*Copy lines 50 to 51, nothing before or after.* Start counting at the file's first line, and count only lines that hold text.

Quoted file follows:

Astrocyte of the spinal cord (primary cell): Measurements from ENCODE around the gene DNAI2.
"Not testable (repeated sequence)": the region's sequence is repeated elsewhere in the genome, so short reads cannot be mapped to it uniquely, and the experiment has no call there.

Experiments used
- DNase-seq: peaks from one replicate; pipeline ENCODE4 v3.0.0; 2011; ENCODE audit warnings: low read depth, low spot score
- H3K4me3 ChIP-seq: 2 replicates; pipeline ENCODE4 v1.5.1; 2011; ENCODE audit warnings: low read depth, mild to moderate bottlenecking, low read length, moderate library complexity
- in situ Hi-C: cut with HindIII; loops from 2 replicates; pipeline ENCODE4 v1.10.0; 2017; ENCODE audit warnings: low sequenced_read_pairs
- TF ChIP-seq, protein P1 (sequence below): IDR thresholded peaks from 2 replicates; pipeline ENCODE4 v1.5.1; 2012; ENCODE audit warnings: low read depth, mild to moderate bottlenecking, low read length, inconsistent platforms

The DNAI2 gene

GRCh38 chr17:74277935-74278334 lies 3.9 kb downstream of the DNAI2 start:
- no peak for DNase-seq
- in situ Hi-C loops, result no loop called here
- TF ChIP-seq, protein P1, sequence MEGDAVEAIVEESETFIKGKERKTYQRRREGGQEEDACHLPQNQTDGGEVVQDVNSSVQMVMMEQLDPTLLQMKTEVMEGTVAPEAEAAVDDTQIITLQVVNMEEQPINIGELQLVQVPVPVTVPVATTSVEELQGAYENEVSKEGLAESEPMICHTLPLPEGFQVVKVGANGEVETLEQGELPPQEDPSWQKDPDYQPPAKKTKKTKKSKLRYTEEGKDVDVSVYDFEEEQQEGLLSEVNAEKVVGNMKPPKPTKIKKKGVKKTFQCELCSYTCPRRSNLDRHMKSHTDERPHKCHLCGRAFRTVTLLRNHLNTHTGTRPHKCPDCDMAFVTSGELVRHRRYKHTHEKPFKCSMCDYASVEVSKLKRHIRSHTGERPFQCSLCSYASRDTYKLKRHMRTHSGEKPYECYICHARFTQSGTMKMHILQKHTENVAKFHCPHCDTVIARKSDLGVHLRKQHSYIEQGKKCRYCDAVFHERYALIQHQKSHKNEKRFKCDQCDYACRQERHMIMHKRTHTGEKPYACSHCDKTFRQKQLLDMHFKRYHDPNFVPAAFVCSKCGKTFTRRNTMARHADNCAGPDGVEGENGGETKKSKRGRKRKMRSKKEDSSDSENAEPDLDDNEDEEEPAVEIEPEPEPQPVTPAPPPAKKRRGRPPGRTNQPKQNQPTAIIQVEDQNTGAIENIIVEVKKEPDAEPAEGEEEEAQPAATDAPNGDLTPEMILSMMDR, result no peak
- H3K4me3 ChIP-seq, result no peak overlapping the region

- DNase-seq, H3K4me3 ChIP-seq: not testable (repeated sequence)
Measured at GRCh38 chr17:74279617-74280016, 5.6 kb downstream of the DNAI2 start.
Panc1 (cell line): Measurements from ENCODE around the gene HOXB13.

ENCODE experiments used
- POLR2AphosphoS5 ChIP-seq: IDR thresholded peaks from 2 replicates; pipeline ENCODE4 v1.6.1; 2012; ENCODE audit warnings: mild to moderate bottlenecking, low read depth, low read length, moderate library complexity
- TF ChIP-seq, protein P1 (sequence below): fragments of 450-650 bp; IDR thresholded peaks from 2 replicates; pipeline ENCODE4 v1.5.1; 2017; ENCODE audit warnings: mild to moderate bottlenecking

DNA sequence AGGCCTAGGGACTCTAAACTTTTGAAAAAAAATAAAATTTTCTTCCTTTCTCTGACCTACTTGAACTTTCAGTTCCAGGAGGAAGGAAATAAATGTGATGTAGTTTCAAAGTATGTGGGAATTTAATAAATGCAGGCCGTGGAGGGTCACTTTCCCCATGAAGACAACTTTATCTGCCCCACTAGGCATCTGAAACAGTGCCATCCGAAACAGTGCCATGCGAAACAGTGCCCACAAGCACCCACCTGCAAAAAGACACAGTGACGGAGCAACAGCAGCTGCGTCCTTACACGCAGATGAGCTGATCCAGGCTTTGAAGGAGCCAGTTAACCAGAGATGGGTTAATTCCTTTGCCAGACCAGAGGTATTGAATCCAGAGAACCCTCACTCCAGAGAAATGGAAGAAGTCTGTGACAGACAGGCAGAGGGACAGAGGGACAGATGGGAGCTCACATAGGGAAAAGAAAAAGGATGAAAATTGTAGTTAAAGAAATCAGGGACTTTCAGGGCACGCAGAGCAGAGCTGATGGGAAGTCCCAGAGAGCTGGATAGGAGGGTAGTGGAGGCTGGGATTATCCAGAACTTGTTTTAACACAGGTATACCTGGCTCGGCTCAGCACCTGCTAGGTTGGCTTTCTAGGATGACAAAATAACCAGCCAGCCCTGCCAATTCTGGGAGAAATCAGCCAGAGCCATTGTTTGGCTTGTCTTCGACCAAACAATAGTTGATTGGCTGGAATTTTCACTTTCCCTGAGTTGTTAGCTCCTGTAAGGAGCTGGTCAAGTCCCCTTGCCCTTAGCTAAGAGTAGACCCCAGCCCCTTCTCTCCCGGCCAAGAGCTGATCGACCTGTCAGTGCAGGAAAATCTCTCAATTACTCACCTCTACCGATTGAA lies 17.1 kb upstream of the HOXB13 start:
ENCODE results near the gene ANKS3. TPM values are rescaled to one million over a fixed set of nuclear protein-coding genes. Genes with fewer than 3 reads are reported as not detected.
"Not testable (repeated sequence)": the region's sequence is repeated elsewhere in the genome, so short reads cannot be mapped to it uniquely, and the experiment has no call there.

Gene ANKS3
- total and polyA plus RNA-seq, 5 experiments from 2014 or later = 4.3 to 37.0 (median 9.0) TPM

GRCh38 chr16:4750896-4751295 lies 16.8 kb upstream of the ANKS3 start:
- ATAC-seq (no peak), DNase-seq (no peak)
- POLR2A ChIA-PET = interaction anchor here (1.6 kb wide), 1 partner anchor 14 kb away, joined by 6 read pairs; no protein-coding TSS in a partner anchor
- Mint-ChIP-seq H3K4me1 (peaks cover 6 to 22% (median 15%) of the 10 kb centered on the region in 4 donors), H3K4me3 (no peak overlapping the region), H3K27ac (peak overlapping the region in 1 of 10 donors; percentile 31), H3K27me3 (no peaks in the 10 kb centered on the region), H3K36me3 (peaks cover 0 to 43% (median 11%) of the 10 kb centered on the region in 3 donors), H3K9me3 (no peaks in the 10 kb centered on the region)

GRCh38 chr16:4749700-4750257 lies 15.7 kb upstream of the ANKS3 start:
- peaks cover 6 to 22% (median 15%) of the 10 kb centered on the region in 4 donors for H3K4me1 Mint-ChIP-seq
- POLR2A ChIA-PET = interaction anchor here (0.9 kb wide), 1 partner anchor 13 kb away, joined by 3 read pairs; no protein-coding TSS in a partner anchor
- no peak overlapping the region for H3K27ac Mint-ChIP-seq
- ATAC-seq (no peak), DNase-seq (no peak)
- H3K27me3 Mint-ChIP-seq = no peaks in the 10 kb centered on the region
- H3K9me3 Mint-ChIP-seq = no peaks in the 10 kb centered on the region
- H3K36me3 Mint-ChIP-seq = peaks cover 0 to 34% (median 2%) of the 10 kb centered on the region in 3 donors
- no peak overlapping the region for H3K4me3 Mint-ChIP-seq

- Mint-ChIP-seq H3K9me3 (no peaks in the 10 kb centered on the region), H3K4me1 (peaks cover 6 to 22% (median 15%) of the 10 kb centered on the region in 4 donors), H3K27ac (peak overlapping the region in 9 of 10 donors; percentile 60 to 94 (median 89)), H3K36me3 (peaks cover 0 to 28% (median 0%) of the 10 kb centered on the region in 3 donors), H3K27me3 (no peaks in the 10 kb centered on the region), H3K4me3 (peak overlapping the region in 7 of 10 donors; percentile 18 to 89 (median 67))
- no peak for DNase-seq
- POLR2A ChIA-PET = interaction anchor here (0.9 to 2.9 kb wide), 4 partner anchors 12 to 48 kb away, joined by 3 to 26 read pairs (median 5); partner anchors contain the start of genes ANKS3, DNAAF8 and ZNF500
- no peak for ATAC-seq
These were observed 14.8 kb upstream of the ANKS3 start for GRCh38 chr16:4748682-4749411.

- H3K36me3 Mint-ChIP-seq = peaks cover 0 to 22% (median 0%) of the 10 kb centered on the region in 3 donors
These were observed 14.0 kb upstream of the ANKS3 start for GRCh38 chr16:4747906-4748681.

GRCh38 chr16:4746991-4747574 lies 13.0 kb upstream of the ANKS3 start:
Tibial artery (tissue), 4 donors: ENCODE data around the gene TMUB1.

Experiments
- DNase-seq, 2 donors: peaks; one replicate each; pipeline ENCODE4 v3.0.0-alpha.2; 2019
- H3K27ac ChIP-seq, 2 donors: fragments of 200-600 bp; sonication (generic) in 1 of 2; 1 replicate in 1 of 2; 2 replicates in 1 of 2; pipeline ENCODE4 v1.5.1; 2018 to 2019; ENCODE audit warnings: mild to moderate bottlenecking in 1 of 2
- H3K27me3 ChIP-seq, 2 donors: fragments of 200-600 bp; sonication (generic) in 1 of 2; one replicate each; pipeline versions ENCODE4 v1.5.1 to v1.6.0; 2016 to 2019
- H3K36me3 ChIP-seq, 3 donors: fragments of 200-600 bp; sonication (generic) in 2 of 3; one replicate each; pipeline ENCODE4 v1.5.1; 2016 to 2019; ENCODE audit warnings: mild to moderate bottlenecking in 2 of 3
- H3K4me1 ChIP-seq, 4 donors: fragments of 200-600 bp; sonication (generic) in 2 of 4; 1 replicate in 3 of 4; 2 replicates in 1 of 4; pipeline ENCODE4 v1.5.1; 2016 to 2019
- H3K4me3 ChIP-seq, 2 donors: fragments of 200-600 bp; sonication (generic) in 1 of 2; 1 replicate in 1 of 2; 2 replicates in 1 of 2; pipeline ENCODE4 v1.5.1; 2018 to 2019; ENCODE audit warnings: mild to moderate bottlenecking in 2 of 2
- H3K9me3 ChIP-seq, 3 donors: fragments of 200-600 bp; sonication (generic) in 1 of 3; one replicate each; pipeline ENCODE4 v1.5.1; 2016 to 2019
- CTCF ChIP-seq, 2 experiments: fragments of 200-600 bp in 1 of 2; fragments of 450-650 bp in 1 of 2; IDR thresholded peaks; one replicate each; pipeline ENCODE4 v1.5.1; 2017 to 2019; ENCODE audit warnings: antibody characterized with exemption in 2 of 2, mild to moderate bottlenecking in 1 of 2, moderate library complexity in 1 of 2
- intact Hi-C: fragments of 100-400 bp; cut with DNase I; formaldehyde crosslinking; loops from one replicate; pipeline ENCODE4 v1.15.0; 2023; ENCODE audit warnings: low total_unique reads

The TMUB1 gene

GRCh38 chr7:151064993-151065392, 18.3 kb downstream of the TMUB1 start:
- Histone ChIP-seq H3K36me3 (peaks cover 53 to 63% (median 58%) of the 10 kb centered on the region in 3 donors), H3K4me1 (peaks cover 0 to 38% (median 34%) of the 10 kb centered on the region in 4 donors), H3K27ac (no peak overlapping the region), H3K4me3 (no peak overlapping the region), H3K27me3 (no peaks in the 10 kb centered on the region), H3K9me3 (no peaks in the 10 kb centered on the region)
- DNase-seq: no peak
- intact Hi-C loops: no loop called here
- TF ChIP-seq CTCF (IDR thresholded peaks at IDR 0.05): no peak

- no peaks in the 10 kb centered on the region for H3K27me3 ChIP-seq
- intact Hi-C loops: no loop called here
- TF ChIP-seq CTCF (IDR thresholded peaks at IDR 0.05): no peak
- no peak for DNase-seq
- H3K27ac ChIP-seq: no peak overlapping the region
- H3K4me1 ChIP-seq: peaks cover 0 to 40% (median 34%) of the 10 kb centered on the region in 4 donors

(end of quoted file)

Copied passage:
- H3K27me3 ChIP-seq, 2 donors: fragments of 200-600 bp; sonication (generic) in 1 of 2; one replicate each; pipeline versions ENCODE4 v1.5.1 to v1.6.0; 2016 to 2019
- H3K36me3 ChIP-seq, 3 donors: fragments of 200-600 bp; sonication (generic) in 2 of 3; one replicate each; pipeline ENCODE4 v1.5.1; 2016 to 2019; ENCODE audit warnings: mild to moderate bottlenecking in 2 of 3